The USDA’s projects include innovation and incorporating the latest technology into US farms, environmental protection programs that aim to safeguard water supplies and arable land, and startup funds for beginner farmers, minorities, and young people who are getting into the agriculture business.
One important program of the USDA is the Rural Utilities Service Water and Environmental Programs, also known as WEP. WEP offers support to rural communities by encouraging farmers and ranchers to construct and maintain facilities for safe wastewater disposal and drinking water systems.
This support is in the form of both financing and providing the needed technical assistance. Access to safe drinking water and the safe disposal of wastewater are both crucial to the quality of life in rural areas, and in the long-term, these projects support the economic success and growth of rural communities.
Many banks work alongside the USDA to help farmers and ranchers involved in WEP projects to create wastewater disposal and drinking water infrastructure by offering many advantages to refinancing their USDA
ag loans. Currently, interest rates are at an all-time low, and agricultural businesses may benefit from this, although it should be noted that there are daily fluctuations in interest rates based on market conditions.
Additionally, the loan application packet for water infrastructure projects has been simplified, and the approval and closing processes to refinance WEP loans have been streamlined, which simplifies the lending process and makes it move along faster and with less hassle than with other types of loans.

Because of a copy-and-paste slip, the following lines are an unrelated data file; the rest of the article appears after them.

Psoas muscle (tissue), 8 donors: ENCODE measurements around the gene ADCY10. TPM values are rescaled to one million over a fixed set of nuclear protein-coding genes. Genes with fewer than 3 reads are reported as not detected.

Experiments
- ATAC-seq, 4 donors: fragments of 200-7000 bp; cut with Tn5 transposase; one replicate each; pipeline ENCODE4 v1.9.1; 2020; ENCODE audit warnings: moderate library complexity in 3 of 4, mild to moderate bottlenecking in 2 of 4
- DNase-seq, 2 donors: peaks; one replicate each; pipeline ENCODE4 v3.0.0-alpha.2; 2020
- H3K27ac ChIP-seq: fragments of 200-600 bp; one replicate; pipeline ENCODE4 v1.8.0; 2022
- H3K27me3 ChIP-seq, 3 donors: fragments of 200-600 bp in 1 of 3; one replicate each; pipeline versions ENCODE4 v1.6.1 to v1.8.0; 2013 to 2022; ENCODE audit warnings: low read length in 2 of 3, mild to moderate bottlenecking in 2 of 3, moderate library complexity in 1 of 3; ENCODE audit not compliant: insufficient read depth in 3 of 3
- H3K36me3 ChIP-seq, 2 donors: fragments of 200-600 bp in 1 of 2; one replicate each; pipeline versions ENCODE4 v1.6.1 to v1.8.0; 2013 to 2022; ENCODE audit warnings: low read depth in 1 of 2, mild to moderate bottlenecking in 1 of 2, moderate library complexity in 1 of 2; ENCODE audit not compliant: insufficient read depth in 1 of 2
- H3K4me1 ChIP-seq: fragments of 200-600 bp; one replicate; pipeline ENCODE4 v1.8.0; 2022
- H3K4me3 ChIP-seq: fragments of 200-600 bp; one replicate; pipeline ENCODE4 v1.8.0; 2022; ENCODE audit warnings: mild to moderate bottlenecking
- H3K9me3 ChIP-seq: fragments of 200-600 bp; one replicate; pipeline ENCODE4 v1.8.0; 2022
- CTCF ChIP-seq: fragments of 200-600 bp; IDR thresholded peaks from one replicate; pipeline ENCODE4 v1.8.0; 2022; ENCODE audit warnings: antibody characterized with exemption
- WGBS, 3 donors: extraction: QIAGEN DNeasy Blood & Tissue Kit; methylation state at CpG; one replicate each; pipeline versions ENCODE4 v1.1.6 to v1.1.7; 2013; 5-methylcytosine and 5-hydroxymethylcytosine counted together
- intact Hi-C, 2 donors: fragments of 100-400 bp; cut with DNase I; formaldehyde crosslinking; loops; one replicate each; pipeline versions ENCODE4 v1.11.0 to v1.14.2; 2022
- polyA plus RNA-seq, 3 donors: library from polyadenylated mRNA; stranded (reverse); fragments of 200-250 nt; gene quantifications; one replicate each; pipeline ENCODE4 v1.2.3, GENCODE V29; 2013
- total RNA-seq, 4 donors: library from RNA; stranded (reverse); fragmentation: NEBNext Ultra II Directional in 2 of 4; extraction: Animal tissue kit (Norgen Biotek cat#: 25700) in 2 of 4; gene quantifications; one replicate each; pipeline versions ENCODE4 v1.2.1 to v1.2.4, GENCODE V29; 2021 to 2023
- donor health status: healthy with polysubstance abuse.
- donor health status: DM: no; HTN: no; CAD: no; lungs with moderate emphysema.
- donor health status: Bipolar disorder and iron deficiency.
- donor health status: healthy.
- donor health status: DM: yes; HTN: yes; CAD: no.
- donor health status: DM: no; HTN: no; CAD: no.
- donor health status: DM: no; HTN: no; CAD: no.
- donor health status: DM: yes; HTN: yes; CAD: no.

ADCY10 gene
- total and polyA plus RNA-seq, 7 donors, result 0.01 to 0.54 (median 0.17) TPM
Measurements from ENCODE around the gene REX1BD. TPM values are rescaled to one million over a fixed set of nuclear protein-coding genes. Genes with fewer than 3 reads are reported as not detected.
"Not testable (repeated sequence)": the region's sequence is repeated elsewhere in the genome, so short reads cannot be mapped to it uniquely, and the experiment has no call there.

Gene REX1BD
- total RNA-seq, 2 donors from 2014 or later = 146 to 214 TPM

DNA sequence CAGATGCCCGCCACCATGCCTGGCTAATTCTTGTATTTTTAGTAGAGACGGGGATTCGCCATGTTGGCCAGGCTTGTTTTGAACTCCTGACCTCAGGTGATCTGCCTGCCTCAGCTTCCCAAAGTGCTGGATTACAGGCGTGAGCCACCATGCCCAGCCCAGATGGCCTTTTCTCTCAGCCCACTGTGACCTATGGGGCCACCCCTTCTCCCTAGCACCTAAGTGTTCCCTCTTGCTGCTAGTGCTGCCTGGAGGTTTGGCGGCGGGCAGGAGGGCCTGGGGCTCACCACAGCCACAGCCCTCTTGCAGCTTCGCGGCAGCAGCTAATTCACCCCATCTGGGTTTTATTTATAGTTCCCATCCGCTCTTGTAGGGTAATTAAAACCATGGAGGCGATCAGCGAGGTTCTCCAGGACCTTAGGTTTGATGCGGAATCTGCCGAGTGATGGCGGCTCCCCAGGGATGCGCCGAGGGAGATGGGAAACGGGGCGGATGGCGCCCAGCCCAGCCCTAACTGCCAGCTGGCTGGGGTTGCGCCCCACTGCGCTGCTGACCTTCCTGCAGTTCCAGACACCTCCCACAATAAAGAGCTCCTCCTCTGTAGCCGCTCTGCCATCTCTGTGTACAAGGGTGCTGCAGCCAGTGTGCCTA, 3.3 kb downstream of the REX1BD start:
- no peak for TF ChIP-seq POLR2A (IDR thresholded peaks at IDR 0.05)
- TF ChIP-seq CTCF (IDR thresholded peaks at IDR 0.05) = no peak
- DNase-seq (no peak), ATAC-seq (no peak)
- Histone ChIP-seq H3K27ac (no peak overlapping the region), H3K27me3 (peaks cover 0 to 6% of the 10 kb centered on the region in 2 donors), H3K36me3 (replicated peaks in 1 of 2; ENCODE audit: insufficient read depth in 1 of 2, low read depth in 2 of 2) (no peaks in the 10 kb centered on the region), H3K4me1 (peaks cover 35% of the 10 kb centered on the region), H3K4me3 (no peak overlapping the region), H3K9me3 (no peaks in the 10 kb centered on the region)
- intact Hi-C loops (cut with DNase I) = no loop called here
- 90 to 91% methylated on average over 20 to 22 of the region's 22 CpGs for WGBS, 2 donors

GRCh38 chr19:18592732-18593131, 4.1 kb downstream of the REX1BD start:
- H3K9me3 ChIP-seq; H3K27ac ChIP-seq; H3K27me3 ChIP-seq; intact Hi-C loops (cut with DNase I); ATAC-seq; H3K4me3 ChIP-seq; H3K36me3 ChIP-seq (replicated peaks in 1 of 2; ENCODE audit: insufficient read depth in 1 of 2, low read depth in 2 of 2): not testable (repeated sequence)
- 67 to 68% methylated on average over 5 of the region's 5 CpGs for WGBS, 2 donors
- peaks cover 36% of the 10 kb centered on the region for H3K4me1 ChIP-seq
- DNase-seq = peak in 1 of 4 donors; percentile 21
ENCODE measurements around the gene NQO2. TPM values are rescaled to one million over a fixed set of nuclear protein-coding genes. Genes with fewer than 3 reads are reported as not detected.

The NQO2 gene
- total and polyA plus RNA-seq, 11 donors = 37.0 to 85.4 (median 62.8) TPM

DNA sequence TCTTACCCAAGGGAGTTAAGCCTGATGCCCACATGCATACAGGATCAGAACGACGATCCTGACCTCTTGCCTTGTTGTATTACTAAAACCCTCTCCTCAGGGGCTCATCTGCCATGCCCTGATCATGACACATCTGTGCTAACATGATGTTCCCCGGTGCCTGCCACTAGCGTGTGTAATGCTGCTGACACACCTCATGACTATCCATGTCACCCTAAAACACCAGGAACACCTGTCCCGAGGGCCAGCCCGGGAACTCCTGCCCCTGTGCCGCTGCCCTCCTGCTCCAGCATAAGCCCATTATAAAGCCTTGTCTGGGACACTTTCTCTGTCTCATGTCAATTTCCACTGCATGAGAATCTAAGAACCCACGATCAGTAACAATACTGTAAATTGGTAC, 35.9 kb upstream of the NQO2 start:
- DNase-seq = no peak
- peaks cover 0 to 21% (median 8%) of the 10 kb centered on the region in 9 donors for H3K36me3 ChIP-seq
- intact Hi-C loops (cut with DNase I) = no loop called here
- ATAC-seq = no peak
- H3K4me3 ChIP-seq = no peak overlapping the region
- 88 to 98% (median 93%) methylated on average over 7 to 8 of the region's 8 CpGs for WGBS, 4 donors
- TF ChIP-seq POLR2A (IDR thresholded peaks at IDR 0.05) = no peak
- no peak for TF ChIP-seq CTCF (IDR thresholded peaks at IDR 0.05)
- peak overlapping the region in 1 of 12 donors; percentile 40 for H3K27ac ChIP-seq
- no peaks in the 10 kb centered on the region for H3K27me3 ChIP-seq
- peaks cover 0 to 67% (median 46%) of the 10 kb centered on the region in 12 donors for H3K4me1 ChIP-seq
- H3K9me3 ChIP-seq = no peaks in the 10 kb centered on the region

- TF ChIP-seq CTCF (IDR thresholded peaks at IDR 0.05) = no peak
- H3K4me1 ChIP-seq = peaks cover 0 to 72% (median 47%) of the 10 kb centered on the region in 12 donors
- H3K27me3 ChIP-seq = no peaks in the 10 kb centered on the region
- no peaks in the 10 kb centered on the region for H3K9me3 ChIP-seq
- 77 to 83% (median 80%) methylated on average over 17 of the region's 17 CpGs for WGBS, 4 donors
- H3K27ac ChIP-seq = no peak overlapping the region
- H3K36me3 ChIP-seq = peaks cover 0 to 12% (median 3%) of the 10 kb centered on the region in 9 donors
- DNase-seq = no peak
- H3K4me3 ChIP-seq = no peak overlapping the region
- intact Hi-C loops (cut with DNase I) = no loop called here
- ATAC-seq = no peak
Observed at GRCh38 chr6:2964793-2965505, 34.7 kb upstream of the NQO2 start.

Finally, loan programs working in conjunction with WEP have a lot of flexibility in terms of how they are structured, which means that payments are often reduced and maturity can be shortened.
Agricultural Export Support
Farm products and commodities make up a significant portion of US exports. Livestock products, feed and grains, soy products, and horticultural products such as nuts and vegetables are the leading American products for export.
While a majority of these exports go to Canada and Latin America, US farm and ranch products are purchased and consumed all over the world. A robust American agriculture is essential to the health of the US and world economy. For this reason, the federal government and private banks support farmers and ranchers looking to become involved in exporting their products internationally.
Many private banks are participants in the USDA’s Commodity Credit Corporation, which fosters export of American farm and ranch products by guaranteeing export loans. These banks also maintain relationships with international lenders and export organizations such as the Export-Import Bank of the United States and the World Bank.
Bank financing also includes direct funding through trade credit and indirect support from various insurance programs. In addition to this, many banks that specialize in agricultural financing work closely with broad networks of international banks, which allows them to assist farmers in a variety of ways such as letters of credit, risk mitigation, and loan syndications.
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With the tremendous variety of borrowing options available to every type of farmer or rancher through the US government, private banks, or both, locating the right ag loan that works best for any situation or business plan is essential to the growth of all agricultural enterprises.
Whether a loan is small or large, short-term or long-term, local or international, or privately or federally funded, farmers and ranchers have a range of options available to them to access the financing for everything needed to grow a business and increase production and profits.